Share, shape and sustain play through family games

Family fitness revisedIn a special series of articles for Family Times, Jackie Cowan and Nick Draper – primary school and physical activity specialists from the University of Canterbury –highlight some activities, family games and resources that can help families add more fun physical activity into their lives.

Over the summer holidays, we as parents often think about how our children can be occupied and engaged in physical activity over the long break.

When friends are away and children struggle to settle on something to do, it can be difficult to get through a day without being hounded about time on technology or costly trips out and about.

This is our second article in a series of six that explores strategies and ideas for sustainable family physical activity time. Our ideas in this article are based on the concept of “play” through family games.

Play is described in recent research as fundamental to the child’s quality of life and a major contributing factor to overall wellbeing (social, emotional, physical, cognitive and spiritual).

The following ideas support SPARC 2007 and (now)Sport NZ guidelines that suggest children (5 to 18-years) need to engage in 60 minutes of accumulated moderate to vigorous physical activity per day, and adults should be engaging in 30 mins per day, five days a week. We are talking about sustainable change but this time we focus on attitudes and how the outcomes of playing family games can be so much more positive when both parents and children create time to be actively and positively engaged in play together.

As parents, it can be easier showing and teaching children something based on our own personal experiences.  Family games and activities played in the past were certainly valued and are something that our new generation can gain from.

There are a number of advantages in using our own experiences, two of which are as follows: Firstly, we are more likely to be confident in teaching our children how to play these games having experienced them ourselves. Secondly, it can be easier to be genuinely motivated to join in and in doing so model an interest and positive attitude towards being physically active when we as parents enjoyed these experiences in the past.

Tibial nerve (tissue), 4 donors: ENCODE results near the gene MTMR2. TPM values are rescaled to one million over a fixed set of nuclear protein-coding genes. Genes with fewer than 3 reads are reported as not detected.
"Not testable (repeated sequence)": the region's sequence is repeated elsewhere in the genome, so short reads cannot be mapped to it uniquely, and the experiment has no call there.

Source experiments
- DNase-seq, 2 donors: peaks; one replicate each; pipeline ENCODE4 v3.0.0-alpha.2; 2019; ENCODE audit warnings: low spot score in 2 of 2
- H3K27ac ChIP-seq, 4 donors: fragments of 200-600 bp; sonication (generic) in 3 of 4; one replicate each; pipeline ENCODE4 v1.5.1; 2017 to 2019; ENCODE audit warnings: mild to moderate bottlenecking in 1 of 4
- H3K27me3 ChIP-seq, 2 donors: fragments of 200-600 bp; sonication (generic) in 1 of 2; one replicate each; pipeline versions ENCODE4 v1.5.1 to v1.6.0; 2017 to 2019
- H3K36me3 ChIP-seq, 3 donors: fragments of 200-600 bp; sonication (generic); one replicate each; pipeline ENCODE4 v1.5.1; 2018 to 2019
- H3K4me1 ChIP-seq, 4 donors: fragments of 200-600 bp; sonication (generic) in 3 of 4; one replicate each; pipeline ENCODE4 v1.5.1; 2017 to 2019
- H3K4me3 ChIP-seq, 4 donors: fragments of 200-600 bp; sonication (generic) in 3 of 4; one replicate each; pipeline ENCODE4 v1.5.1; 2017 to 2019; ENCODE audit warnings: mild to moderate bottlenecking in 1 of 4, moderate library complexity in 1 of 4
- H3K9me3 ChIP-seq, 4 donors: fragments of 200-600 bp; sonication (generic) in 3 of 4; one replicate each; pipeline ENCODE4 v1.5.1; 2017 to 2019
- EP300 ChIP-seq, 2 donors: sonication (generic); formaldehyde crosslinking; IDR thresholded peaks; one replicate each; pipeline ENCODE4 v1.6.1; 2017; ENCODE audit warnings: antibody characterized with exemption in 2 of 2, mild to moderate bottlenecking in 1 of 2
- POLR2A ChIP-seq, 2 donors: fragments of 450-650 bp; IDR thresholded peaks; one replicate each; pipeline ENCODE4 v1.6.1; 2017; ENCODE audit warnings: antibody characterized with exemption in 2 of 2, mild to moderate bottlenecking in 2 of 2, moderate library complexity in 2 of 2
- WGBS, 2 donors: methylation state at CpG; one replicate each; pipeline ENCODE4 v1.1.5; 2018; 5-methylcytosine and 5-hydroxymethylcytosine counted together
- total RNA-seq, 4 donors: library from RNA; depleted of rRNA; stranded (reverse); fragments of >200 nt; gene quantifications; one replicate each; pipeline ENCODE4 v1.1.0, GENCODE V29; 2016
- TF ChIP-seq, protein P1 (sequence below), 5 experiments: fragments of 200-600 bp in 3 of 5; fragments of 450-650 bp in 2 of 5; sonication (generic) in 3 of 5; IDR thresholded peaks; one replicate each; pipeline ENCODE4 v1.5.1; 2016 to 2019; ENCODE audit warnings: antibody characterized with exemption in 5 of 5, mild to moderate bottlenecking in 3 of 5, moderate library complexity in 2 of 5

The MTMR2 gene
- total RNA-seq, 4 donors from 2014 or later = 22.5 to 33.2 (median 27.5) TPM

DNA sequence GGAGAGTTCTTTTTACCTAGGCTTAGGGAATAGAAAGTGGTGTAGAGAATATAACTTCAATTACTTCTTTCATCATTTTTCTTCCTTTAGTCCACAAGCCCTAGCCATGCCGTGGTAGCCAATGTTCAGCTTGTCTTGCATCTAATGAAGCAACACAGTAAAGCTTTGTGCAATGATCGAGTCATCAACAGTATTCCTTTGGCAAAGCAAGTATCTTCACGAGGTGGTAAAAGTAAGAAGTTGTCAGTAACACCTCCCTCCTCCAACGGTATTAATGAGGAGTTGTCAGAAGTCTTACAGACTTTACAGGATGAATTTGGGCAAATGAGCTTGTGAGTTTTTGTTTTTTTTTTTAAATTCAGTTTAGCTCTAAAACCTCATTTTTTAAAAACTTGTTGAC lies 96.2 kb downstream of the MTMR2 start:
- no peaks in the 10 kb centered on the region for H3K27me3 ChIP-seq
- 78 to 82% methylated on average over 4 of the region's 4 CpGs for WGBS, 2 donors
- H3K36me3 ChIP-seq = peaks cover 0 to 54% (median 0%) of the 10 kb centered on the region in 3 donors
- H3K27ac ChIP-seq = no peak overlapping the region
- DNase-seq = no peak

We can be guided by the following points gained from some recent research related to why children engage in physical play.

1)    Children are more likely to show an interest when others (both children and adults) are involved. Children are motivated by the social aspects of play such as the time to connect with others and share time together. This is particularly so if the others participating are parents and/or a significant adult in the child’s life.

2)    Children enjoy the “fun” element that can be gained through playing games. More often than not, “fun” as described by children relates to participation, the positive feelings they get by being involved and completing an activity or what they may see as a personal challenge. Children also value the idea of competition, but for younger children, this is usually related to the challenges throughout the activity as opposed to winning. This means that the personal challenges emphasised throughout an activity become important in maintaining children’s interest and more sustainable involvement.

3)    Children enjoy experiencing some ownership in the games and activities played. This is evident in school playgrounds where numerous games and activities are designed by children with their own unique modifications and played with very few issues.

Sharing old games and activities with children

Can you remember the following games and activities: hopscotch, jump rope, elastics, four square/handball, patter tennis, chasing games like Go home, Stay Home and Spot Light?

Modifying games – a twist from the new generation

After sharing and playing your game and/or activity encourage children to make modifications for the game. Playing the game with their modifications can indicate to them that their ideas are valued and an increased sense of ownership or contribution can increase motivation to play. You can encourage children to make modifications by asking open-ended questions such as;

How could we make the game faster?

What could we do to make it harder to ……?

What would happen if we changed a piece of equipment?

So much of what children learn is modelled from what they see and how they feel during experiences in and through play. In sharing and shaping games together you will experience enjoyment, improved motivation and more time together.

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